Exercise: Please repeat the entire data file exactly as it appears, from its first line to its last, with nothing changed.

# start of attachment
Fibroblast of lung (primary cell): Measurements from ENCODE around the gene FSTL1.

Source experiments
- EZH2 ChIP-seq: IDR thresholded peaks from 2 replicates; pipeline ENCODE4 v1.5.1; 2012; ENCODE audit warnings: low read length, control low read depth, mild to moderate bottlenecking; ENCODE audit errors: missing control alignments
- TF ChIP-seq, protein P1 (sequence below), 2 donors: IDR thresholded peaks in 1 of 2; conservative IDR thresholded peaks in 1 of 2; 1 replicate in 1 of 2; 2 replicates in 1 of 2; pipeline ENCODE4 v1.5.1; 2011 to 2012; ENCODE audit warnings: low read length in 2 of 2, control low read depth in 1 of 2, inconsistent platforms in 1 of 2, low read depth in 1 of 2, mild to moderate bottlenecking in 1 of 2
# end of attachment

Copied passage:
Fibroblast of lung (primary cell): Measurements from ENCODE around the gene FSTL1.

Source experiments
- EZH2 ChIP-seq: IDR thresholded peaks from 2 replicates; pipeline ENCODE4 v1.5.1; 2012; ENCODE audit warnings: low read length, control low read depth, mild to moderate bottlenecking; ENCODE audit errors: missing control alignments
- TF ChIP-seq, protein P1 (sequence below), 2 donors: IDR thresholded peaks in 1 of 2; conservative IDR thresholded peaks in 1 of 2; 1 replicate in 1 of 2; 2 replicates in 1 of 2; pipeline ENCODE4 v1.5.1; 2011 to 2012; ENCODE audit warnings: low read length in 2 of 2, control low read depth in 1 of 2, inconsistent platforms in 1 of 2, low read depth in 1 of 2, mild to moderate bottlenecking in 1 of 2